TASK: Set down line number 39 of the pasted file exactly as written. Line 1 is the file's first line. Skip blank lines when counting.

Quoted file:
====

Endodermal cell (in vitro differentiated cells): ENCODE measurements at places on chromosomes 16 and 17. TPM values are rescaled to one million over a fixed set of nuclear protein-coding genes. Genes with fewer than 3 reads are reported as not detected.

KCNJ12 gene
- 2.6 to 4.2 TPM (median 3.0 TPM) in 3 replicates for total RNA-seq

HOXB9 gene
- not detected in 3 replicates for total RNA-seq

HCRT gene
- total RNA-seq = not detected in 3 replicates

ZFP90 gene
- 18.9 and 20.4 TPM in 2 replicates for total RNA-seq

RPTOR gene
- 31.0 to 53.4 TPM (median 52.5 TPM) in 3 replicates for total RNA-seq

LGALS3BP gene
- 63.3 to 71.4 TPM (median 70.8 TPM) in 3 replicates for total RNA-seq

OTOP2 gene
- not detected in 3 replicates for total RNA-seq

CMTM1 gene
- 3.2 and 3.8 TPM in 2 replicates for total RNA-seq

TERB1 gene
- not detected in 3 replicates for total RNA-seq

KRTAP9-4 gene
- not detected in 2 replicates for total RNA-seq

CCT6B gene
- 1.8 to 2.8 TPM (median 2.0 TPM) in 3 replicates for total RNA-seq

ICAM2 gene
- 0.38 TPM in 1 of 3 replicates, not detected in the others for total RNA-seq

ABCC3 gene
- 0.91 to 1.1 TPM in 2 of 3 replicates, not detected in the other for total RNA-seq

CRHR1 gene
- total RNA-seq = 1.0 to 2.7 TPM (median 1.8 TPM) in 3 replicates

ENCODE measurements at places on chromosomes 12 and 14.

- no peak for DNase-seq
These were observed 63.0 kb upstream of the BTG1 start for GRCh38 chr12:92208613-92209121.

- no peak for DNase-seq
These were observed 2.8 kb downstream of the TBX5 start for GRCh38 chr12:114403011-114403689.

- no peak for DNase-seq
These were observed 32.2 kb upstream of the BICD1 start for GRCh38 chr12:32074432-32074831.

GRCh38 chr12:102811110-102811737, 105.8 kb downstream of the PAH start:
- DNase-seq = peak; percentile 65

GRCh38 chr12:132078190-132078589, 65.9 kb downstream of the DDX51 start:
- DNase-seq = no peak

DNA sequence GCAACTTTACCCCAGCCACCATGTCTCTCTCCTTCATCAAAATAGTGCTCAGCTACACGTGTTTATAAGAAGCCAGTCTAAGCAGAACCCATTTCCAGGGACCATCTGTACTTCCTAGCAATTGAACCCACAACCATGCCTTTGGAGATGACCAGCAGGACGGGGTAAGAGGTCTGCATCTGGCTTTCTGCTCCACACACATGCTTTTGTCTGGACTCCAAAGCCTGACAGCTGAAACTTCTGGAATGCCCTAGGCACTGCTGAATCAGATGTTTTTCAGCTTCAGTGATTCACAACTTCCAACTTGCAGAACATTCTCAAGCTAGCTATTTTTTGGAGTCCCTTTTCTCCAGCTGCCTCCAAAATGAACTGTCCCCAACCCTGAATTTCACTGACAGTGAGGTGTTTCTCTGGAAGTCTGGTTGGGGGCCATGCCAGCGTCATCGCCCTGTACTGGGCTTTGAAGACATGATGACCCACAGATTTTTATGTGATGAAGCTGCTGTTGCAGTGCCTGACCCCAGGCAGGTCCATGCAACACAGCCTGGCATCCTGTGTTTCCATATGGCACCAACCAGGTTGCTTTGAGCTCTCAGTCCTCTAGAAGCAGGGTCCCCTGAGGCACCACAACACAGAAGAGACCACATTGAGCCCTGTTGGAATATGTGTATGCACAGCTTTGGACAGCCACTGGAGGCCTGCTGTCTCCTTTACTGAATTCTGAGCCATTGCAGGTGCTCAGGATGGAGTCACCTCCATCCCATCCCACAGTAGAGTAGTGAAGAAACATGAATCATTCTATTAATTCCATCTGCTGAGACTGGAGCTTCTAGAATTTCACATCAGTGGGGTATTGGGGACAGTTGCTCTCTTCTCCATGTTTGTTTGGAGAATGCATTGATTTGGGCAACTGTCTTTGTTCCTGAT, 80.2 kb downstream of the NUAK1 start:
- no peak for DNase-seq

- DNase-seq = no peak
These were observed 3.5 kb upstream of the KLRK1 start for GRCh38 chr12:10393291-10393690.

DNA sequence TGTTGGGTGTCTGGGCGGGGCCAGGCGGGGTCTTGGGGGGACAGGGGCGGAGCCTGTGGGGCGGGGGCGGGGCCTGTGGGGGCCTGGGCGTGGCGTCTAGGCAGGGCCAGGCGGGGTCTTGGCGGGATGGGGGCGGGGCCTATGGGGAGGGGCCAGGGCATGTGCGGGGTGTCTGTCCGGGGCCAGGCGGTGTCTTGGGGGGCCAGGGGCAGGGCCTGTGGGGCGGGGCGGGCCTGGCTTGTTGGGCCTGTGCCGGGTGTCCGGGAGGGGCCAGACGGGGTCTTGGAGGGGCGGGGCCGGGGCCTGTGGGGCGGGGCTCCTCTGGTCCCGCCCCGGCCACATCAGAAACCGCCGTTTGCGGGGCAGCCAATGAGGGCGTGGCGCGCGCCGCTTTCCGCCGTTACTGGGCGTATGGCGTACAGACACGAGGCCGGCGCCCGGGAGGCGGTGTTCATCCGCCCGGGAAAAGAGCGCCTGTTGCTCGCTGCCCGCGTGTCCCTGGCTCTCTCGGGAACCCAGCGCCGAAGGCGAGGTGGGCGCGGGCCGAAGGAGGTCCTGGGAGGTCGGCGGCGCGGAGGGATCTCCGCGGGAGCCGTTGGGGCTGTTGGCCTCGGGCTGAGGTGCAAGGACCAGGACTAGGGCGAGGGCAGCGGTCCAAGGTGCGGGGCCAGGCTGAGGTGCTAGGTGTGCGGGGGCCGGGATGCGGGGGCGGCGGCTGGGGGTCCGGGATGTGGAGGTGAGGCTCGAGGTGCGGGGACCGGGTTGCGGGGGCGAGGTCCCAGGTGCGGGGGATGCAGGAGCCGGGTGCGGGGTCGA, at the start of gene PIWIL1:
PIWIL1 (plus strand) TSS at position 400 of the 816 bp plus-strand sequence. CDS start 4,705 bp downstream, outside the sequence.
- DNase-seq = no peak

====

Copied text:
GRCh38 chr12:132078190-132078589, 65.9 kb downstream of the DDX51 start: